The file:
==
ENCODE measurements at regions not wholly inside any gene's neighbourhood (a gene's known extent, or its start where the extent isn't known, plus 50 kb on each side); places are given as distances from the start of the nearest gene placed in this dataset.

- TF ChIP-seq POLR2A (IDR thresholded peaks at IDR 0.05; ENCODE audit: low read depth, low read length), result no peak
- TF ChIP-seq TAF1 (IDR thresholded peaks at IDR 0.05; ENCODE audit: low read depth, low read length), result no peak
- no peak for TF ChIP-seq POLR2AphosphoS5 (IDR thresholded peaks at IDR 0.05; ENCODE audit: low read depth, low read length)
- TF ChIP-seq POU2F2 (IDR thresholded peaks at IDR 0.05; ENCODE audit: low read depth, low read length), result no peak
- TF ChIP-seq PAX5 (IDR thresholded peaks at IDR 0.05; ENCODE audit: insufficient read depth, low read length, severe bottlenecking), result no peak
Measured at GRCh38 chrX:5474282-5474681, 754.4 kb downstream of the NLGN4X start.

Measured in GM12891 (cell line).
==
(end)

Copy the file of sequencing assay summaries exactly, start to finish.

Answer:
ENCODE measurements at regions not wholly inside any gene's neighbourhood (a gene's known extent, or its start where the extent isn't known, plus 50 kb on each side); places are given as distances from the start of the nearest gene placed in this dataset.

- TF ChIP-seq POLR2A (IDR thresholded peaks at IDR 0.05; ENCODE audit: low read depth, low read length), result no peak
- TF ChIP-seq TAF1 (IDR thresholded peaks at IDR 0.05; ENCODE audit: low read depth, low read length), result no peak
- no peak for TF ChIP-seq POLR2AphosphoS5 (IDR thresholded peaks at IDR 0.05; ENCODE audit: low read depth, low read length)
- TF ChIP-seq POU2F2 (IDR thresholded peaks at IDR 0.05; ENCODE audit: low read depth, low read length), result no peak
- TF ChIP-seq PAX5 (IDR thresholded peaks at IDR 0.05; ENCODE audit: insufficient read depth, low read length, severe bottlenecking), result no peak
Measured at GRCh38 chrX:5474282-5474681, 754.4 kb downstream of the NLGN4X start.

Measured in GM12891 (cell line).